Because of these varied options, just attacking 3 times is not great except for very specific builds (Flurry Ranger). Instead its better to mix tactical options with attacking. For example, let's say you are a raging Barbarian fighting a goblin boss. Its your turn and like in 5E, rage gives you bonus damage. You could just move and attack a goblin boss twice, but you've already seen your other friends miss several times against this heavily armored goblin. So instead, you move up to the goblin boss, trip him as a 2nd action, knocking the goblin prone. Now that the goblin is flat-footed (-2 to AC), you attack with your last action. More importantly, now any allies that go after you can take advantage of the goblin's prone position to hit more accurately. Also, when the goblin finally goes, it has to use an action to stand up, which only leaves it with 2 actions left. That's really nice, as some monsters (and characters!) have some nasty 3 action abilities.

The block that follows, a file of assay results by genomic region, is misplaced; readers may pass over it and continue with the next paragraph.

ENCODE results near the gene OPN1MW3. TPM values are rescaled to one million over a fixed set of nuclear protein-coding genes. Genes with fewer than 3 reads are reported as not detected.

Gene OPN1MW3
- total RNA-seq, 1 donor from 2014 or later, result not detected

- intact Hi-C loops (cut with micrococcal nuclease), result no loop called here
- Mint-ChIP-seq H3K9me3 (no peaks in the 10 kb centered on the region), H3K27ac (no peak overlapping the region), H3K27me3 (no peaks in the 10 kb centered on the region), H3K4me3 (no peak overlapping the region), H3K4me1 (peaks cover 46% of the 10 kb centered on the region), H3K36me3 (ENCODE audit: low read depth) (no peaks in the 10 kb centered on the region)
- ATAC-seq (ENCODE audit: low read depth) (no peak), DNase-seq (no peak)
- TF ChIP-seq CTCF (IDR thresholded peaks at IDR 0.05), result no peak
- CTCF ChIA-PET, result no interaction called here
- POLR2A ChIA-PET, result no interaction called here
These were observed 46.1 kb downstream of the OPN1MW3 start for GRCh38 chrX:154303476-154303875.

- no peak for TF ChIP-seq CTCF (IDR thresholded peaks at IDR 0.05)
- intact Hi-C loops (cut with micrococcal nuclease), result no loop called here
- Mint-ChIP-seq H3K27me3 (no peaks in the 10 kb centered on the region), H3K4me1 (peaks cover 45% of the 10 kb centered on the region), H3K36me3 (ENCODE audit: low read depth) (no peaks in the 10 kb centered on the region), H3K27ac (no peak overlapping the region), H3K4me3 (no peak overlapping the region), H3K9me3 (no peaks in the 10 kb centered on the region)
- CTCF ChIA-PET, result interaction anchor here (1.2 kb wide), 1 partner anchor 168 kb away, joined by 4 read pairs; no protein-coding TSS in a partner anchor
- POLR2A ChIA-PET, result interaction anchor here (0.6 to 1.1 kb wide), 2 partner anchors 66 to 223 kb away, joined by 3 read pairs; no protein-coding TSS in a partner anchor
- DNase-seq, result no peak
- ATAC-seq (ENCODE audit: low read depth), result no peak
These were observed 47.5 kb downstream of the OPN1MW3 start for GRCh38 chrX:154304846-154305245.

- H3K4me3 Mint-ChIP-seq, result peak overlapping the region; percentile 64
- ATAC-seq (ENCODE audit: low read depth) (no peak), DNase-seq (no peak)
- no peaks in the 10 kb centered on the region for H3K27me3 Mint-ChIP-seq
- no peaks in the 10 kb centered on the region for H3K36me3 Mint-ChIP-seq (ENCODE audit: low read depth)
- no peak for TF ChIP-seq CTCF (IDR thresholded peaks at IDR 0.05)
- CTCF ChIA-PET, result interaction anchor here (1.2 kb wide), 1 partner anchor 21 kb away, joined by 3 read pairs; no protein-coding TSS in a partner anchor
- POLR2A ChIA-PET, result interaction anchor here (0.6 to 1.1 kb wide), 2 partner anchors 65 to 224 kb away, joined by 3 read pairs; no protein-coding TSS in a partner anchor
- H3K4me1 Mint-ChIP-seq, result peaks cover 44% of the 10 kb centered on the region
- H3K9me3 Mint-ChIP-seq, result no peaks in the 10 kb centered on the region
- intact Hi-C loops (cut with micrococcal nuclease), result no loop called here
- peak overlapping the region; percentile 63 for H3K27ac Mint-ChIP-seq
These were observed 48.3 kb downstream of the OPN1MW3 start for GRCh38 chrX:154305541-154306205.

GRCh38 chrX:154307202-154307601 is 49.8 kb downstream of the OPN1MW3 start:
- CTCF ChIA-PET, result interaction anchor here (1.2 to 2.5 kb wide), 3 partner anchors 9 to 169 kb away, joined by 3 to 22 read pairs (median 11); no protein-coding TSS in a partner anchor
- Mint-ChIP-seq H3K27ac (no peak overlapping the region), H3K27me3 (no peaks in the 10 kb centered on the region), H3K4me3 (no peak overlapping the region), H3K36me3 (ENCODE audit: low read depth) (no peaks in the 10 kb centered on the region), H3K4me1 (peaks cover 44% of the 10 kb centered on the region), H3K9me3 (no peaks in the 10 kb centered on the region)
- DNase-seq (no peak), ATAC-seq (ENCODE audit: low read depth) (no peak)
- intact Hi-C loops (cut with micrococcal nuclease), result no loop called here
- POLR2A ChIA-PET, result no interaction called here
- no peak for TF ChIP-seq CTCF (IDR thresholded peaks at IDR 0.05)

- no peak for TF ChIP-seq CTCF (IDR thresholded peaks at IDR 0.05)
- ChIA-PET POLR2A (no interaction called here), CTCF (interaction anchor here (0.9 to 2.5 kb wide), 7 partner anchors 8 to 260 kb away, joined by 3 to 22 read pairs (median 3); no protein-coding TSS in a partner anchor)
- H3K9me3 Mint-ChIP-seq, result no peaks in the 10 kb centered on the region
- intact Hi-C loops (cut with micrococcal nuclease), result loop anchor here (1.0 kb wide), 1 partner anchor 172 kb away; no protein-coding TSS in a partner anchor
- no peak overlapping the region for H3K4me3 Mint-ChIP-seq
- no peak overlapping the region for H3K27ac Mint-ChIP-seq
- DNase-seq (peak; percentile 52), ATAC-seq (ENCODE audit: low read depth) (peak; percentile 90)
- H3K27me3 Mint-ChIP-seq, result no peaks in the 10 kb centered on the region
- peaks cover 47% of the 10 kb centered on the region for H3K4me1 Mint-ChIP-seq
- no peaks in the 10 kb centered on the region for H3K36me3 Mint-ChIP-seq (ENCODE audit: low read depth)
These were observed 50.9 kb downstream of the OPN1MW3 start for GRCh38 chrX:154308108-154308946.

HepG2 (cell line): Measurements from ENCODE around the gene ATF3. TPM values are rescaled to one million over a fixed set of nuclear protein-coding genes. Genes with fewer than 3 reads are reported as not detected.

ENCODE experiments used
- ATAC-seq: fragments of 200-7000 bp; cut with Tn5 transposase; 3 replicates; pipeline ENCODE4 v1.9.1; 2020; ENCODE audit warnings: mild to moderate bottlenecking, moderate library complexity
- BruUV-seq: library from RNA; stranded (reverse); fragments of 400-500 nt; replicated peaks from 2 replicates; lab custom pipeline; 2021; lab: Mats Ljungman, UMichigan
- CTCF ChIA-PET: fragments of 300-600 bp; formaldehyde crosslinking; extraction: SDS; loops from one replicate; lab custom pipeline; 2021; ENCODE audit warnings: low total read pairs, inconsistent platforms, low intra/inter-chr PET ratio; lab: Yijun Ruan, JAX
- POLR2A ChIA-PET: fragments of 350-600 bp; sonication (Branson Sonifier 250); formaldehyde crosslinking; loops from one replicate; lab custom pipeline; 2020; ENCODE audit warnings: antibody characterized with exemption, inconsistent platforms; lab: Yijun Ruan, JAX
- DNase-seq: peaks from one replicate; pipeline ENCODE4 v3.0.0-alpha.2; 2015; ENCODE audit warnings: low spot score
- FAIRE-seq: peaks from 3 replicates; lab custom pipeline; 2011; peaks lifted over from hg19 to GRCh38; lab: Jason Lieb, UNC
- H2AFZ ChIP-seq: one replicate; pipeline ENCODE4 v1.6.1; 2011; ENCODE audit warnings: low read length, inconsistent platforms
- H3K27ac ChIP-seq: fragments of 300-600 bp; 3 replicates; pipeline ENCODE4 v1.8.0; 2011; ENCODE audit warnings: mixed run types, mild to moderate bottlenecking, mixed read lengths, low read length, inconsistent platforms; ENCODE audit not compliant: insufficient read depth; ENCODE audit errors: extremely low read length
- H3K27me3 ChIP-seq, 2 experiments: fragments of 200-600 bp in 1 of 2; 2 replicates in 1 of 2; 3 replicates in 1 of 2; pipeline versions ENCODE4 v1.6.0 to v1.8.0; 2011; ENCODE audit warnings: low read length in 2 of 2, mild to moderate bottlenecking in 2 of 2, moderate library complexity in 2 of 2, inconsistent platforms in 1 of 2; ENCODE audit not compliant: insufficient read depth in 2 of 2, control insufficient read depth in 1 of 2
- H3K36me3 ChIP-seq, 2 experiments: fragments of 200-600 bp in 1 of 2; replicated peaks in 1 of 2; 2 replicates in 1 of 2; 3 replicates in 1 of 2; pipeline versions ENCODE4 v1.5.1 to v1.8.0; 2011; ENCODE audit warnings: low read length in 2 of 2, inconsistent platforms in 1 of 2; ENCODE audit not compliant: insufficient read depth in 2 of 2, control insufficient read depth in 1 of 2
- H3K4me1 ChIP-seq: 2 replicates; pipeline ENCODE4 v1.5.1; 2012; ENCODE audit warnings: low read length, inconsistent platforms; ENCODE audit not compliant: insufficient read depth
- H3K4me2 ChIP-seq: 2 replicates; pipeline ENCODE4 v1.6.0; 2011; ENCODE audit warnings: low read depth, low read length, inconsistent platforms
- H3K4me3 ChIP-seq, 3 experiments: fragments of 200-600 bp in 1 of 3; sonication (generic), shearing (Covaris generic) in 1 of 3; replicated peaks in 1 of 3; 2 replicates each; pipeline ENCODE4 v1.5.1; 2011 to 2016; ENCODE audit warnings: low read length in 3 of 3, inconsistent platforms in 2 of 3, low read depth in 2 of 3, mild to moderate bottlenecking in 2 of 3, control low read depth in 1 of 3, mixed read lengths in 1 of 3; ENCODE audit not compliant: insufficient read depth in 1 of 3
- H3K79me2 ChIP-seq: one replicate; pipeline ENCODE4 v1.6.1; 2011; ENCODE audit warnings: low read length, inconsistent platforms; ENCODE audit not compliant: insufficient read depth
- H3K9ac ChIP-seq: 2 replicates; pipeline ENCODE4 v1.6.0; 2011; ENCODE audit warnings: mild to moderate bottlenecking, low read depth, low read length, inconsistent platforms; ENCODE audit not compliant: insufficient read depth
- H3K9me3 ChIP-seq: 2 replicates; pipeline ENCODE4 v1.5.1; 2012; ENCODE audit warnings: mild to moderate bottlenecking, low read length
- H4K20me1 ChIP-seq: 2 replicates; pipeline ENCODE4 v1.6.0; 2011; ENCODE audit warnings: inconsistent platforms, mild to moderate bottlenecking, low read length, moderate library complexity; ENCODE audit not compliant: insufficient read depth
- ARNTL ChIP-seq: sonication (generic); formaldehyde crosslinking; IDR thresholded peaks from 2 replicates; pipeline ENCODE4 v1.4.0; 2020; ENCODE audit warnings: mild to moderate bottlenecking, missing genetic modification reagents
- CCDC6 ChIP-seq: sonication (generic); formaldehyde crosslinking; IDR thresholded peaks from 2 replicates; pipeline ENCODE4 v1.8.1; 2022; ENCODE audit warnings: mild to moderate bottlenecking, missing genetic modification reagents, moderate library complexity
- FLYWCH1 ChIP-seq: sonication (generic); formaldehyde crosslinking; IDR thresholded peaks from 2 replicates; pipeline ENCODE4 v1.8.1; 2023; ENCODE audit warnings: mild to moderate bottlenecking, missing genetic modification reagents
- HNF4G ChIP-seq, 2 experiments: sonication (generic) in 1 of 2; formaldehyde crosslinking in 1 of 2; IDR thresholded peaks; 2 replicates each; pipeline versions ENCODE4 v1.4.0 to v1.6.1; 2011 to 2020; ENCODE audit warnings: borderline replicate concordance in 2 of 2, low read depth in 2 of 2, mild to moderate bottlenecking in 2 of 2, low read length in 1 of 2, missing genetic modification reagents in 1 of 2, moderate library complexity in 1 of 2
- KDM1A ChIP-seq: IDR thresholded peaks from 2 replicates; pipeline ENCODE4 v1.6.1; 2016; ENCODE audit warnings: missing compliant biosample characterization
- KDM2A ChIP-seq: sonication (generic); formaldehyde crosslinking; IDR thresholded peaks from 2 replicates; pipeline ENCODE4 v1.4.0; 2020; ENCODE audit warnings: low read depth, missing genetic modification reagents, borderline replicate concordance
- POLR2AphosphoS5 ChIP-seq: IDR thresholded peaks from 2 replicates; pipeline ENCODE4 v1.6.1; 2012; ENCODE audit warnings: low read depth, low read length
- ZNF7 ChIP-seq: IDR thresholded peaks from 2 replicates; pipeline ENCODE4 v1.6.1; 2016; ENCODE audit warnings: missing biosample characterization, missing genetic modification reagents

Pathfinder Lost Omens, Rulebook Subscriber
Fumarole wrote:
Maybe I didn't see it, but I'm surprised no one has mentioned the video Cody made back in May comparing 5e and P2 head to head. You know, the video where P2 came out on top.

He also made a video recently about how he was burned out on GMing, but that's all Pathfinder's fault, I suppose.


Pathfinder Lost Omens, Rulebook Subscriber
Midnightoker wrote:
Thomas Keller wrote:
Midnightoker wrote: